Apple’s former CFO said Steve Jobs, the company’s chief executive, had a hand in stock option backdating activities that are now the subject of fraud charges.
The US Securities and Exchange Commission yesterday simultaneously charged and settled with Fred Anderson, who served as Apple’s CFO for eight years and on its board until last October, over claims of improper accounting in 2001.
Anderson agreed to pay $3.5m in ill-gotten gains penalties relating to his windfall from the backdated options, but did not admit or deny any guilt.
He later issued a statement through his lawyer, in which he claimed that he had been assured by Jobs that the stock options in question were being handled properly.
Former Apple general counsel Nancy Heinen has also been charged with stock fraud. The SEC claims she fabricated board minutes in order to back-date options granted to Apple’s executive team in 2001.
All three executives, and three others, benefited from the alleged fraud. The SEC claims that Apple under-reported its expenses by $40m due to the backdating.
Backdating, as the name suggests, is the process of attaching earlier dates to option grants, so executives can benefit from being able to buy shares at historically lower prices, then sell them at the higher later price.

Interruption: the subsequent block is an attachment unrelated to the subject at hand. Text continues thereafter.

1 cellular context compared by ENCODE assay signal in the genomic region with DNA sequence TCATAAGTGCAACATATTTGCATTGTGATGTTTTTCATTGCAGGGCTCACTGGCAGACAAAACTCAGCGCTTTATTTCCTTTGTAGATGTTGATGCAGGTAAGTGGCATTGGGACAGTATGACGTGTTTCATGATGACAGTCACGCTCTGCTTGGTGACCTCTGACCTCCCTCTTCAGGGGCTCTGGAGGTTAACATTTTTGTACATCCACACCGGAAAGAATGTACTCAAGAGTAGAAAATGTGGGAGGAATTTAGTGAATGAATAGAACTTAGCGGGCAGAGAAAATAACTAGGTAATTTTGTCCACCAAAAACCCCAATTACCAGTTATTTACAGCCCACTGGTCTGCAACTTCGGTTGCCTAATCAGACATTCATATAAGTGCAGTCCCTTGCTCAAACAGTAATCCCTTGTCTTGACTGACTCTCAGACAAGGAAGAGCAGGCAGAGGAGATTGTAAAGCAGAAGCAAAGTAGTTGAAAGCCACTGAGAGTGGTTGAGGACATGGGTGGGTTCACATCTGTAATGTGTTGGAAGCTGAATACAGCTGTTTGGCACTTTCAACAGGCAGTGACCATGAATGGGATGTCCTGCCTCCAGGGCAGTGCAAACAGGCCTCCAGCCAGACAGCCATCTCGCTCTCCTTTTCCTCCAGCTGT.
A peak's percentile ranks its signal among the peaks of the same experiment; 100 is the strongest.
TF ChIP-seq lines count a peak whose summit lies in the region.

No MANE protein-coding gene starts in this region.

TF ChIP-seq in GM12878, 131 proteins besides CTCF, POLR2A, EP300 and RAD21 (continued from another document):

The difference has to be reported as an expense on quarterly earnings statements, which drags on reported GAAP profits. When it discovers companies have not been reporting these charges, the SEC investigates.
In the case of Apple, the SEC alleges improper backdating happened twice in 2001. Once to grant six members of the executive team each a windfall, the second to put millions into Jobs’ pocket.
In the case of the executive team grant, the SEC says that Apple backdated the options from February 2001 to January 17, when the price was lower. The SEC says that Heinen faked documents to show an earlier board approval that never happened, and that Anderson should have known about it.
Anderson, through his lawyer, said he had thought everything was above board, and that Jobs had told him that the Board had given its prior approval and the Board would verify it.
Fred relied on these statements by Mr Jobs and from them concluded the grant was being properly handled, his lawyer’s statement reads.
The Jobs grant was made in December 2001 but backdated to October 2001. The SEC says this was Heinen’s work, and that Jobs walked away with $20m of unexpensed compensation as a result.
The SEC has said it will not go after Apple the company, but reportedly that it has not closed the book on investigating individuals. Other law enforcement agencies are also looking into the case.
Jobs has previously admitted knowing about the options backdating, and apologized to shareholders, but laid the blame with two individuals we now know to be Anderson and Heinen.
The company said it would restate earnings for affected periods last October.